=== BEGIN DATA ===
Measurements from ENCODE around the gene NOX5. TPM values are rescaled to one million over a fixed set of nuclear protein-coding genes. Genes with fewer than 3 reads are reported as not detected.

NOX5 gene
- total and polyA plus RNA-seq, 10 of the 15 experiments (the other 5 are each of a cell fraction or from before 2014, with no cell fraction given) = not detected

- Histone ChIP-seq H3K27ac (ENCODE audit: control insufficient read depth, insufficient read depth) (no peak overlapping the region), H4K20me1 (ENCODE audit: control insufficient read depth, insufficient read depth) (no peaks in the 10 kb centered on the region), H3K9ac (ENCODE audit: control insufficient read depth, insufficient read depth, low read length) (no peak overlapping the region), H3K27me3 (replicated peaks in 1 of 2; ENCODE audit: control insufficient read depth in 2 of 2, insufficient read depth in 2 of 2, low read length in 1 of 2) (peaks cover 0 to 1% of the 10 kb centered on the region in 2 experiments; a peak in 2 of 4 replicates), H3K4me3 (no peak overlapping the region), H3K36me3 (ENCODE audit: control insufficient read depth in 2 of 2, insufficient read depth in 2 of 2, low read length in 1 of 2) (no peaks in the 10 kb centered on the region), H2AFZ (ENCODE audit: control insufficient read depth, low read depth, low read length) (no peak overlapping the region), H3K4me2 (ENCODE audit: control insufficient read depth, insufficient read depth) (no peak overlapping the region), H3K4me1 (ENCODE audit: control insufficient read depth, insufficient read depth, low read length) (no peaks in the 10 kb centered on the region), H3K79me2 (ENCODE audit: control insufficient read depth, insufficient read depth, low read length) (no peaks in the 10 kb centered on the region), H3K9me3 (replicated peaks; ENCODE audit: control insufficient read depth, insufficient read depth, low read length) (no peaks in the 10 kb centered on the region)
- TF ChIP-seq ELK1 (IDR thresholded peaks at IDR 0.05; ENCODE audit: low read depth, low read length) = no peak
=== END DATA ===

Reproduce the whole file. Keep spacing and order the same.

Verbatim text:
Measurements from ENCODE around the gene NOX5. TPM values are rescaled to one million over a fixed set of nuclear protein-coding genes. Genes with fewer than 3 reads are reported as not detected.

NOX5 gene
- total and polyA plus RNA-seq, 10 of the 15 experiments (the other 5 are each of a cell fraction or from before 2014, with no cell fraction given) = not detected

- Histone ChIP-seq H3K27ac (ENCODE audit: control insufficient read depth, insufficient read depth) (no peak overlapping the region), H4K20me1 (ENCODE audit: control insufficient read depth, insufficient read depth) (no peaks in the 10 kb centered on the region), H3K9ac (ENCODE audit: control insufficient read depth, insufficient read depth, low read length) (no peak overlapping the region), H3K27me3 (replicated peaks in 1 of 2; ENCODE audit: control insufficient read depth in 2 of 2, insufficient read depth in 2 of 2, low read length in 1 of 2) (peaks cover 0 to 1% of the 10 kb centered on the region in 2 experiments; a peak in 2 of 4 replicates), H3K4me3 (no peak overlapping the region), H3K36me3 (ENCODE audit: control insufficient read depth in 2 of 2, insufficient read depth in 2 of 2, low read length in 1 of 2) (no peaks in the 10 kb centered on the region), H2AFZ (ENCODE audit: control insufficient read depth, low read depth, low read length) (no peak overlapping the region), H3K4me2 (ENCODE audit: control insufficient read depth, insufficient read depth) (no peak overlapping the region), H3K4me1 (ENCODE audit: control insufficient read depth, insufficient read depth, low read length) (no peaks in the 10 kb centered on the region), H3K79me2 (ENCODE audit: control insufficient read depth, insufficient read depth, low read length) (no peaks in the 10 kb centered on the region), H3K9me3 (replicated peaks; ENCODE audit: control insufficient read depth, insufficient read depth, low read length) (no peaks in the 10 kb centered on the region)
- TF ChIP-seq ELK1 (IDR thresholded peaks at IDR 0.05; ENCODE audit: low read depth, low read length) = no peak